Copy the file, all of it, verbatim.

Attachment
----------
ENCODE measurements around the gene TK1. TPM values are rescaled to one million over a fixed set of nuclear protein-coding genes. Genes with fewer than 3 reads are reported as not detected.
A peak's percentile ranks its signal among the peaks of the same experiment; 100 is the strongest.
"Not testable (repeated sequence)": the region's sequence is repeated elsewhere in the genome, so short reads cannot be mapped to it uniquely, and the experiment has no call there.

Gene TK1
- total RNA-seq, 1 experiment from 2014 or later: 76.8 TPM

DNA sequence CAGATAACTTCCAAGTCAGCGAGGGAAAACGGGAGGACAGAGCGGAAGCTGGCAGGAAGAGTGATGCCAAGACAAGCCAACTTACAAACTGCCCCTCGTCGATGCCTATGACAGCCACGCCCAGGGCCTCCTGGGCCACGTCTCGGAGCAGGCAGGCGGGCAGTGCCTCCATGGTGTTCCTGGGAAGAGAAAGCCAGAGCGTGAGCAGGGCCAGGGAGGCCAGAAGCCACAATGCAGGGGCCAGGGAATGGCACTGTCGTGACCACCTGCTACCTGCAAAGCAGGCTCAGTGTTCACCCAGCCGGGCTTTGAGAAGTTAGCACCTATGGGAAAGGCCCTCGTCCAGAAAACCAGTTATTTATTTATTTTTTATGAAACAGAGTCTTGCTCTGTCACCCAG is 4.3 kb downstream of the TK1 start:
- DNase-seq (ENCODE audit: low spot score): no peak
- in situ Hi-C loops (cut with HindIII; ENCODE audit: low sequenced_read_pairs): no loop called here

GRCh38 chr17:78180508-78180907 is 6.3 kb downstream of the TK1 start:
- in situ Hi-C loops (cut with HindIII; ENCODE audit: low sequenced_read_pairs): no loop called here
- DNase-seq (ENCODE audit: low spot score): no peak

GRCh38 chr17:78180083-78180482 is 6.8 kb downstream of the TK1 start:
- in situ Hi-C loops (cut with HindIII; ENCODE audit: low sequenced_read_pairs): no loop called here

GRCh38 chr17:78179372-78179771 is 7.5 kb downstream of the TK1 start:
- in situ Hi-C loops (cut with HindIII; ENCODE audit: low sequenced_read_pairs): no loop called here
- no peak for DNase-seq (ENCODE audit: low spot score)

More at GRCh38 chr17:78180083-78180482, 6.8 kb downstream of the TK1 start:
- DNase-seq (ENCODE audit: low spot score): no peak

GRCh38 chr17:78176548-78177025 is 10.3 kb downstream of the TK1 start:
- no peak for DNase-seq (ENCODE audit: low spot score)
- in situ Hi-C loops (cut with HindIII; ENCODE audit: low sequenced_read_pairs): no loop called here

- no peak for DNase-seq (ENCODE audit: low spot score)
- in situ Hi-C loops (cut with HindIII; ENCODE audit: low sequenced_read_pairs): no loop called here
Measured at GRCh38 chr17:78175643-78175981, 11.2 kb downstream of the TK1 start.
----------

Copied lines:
ENCODE measurements around the gene TK1. TPM values are rescaled to one million over a fixed set of nuclear protein-coding genes. Genes with fewer than 3 reads are reported as not detected.
A peak's percentile ranks its signal among the peaks of the same experiment; 100 is the strongest.
"Not testable (repeated sequence)": the region's sequence is repeated elsewhere in the genome, so short reads cannot be mapped to it uniquely, and the experiment has no call there.

Gene TK1
- total RNA-seq, 1 experiment from 2014 or later: 76.8 TPM

DNA sequence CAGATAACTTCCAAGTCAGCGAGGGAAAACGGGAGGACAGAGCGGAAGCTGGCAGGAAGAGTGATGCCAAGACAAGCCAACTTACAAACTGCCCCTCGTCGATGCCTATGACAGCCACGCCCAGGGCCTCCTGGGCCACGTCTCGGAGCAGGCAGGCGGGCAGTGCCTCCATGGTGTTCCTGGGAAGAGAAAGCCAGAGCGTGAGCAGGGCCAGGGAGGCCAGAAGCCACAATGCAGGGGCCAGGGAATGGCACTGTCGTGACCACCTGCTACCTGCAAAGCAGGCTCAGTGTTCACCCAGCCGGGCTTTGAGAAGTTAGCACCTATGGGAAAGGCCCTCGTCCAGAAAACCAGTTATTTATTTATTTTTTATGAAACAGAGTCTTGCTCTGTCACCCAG is 4.3 kb downstream of the TK1 start:
- DNase-seq (ENCODE audit: low spot score): no peak
- in situ Hi-C loops (cut with HindIII; ENCODE audit: low sequenced_read_pairs): no loop called here

GRCh38 chr17:78180508-78180907 is 6.3 kb downstream of the TK1 start:
- in situ Hi-C loops (cut with HindIII; ENCODE audit: low sequenced_read_pairs): no loop called here
- DNase-seq (ENCODE audit: low spot score): no peak

GRCh38 chr17:78180083-78180482 is 6.8 kb downstream of the TK1 start:
- in situ Hi-C loops (cut with HindIII; ENCODE audit: low sequenced_read_pairs): no loop called here

GRCh38 chr17:78179372-78179771 is 7.5 kb downstream of the TK1 start:
- in situ Hi-C loops (cut with HindIII; ENCODE audit: low sequenced_read_pairs): no loop called here
- no peak for DNase-seq (ENCODE audit: low spot score)

More at GRCh38 chr17:78180083-78180482, 6.8 kb downstream of the TK1 start:
- DNase-seq (ENCODE audit: low spot score): no peak

GRCh38 chr17:78176548-78177025 is 10.3 kb downstream of the TK1 start:
- no peak for DNase-seq (ENCODE audit: low spot score)
- in situ Hi-C loops (cut with HindIII; ENCODE audit: low sequenced_read_pairs): no loop called here

- no peak for DNase-seq (ENCODE audit: low spot score)
- in situ Hi-C loops (cut with HindIII; ENCODE audit: low sequenced_read_pairs): no loop called here
Measured at GRCh38 chr17:78175643-78175981, 11.2 kb downstream of the TK1 start.